'Housewives' Leader Awarded MBE': Women, Leadership and Honours in Australia

Karen Fox


From the Order of the British Empire in the past to the Order of Australia today, official honours have been intended as a mark of appreciation and esteem for service given to the community and the nation, and for high achievement in various fields. They have been a traditional reward for those in leadership roles, in politics, the public service, business or the community. Women became broadly eligible for honours when the Order of the British Empire was created in 1917. Who were the women awarded honours then and in the decades that followed? Were they leaders of community organisations, recognised for their services in areas of activity traditionally viewed as the preserve of women, or path-breaking women entering masculine-dominated fields of activity? What awards did women predominantly receive, and what range of leadership roles was recognised by the award of honours to women? Did the feminist movement from the late 1960s bring with it any changes in these patterns? Using the story of Cecilia Downing, the long-serving president of the Victorian Housewives’ Association, as a way in to these broader questions, this chapter considers women’s leadership and participation in Australian democracy in the twentieth century through women’s experiences of honours since 1917.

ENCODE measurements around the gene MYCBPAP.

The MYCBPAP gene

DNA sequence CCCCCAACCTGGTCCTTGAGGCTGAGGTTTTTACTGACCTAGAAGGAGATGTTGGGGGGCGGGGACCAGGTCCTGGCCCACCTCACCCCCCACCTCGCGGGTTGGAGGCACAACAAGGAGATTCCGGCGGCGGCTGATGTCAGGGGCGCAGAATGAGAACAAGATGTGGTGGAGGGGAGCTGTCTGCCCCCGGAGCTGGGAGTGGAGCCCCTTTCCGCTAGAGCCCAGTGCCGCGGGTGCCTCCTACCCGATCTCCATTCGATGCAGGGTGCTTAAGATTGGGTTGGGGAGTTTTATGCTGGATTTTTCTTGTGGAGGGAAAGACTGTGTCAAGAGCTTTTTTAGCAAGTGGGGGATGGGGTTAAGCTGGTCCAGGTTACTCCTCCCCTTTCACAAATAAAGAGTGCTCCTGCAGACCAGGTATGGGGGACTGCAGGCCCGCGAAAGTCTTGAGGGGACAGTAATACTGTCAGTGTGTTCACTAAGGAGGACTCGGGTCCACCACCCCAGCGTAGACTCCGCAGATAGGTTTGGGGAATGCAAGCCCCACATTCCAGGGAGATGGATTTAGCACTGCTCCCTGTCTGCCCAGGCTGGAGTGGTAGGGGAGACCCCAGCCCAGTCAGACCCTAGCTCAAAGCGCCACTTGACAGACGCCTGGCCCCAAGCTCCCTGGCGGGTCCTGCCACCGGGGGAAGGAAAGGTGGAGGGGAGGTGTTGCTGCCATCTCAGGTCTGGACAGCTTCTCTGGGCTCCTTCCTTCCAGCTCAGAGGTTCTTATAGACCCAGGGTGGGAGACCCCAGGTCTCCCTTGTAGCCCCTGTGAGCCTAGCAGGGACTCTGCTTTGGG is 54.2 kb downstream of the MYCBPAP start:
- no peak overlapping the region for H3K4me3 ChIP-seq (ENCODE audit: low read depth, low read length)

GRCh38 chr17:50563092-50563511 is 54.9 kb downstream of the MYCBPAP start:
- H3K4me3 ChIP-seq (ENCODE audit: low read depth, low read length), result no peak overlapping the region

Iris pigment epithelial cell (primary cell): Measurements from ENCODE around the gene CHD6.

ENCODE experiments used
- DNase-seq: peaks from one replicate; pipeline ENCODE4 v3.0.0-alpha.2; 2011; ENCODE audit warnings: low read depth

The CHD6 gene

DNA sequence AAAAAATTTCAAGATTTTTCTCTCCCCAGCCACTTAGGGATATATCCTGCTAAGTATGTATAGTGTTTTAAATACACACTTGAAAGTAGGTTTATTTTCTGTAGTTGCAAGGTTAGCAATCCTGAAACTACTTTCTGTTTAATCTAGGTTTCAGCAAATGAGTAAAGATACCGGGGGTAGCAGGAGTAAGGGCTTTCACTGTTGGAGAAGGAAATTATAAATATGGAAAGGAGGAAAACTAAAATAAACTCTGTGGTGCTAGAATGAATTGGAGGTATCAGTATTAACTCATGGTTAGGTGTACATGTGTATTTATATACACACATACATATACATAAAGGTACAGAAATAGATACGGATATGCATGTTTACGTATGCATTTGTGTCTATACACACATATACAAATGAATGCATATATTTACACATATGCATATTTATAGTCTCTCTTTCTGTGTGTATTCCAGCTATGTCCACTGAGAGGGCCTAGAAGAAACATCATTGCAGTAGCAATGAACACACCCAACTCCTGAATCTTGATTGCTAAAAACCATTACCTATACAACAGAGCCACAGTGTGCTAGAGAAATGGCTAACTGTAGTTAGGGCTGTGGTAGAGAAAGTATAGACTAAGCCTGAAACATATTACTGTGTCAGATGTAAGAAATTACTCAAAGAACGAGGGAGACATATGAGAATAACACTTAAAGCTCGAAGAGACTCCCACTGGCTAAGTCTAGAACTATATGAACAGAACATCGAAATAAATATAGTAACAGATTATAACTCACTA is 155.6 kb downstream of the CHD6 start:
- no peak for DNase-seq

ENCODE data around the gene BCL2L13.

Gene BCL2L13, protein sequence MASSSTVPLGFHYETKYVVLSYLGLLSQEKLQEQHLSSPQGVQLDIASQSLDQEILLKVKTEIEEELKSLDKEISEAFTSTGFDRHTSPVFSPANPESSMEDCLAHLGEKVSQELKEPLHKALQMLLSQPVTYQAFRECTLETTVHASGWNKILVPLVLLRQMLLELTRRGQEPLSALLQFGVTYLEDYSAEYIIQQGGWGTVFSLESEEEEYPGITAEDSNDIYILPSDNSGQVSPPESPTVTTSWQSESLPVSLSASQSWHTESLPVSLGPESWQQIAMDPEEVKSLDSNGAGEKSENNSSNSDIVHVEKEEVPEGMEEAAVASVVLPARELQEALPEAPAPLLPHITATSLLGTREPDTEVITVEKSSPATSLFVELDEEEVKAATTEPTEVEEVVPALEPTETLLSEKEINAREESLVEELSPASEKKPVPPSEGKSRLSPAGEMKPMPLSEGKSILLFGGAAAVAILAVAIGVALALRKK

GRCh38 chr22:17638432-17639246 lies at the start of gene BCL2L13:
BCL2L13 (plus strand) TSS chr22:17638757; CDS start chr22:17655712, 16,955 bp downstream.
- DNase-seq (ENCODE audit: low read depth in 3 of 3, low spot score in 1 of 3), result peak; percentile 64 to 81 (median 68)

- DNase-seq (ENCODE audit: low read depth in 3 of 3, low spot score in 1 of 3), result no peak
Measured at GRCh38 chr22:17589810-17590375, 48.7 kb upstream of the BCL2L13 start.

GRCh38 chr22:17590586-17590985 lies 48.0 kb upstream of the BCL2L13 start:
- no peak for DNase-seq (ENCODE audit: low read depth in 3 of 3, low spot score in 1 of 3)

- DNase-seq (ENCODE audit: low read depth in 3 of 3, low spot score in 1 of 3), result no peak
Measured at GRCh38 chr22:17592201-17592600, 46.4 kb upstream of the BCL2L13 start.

honours, leadership, feminism, gender, maternal citizenship

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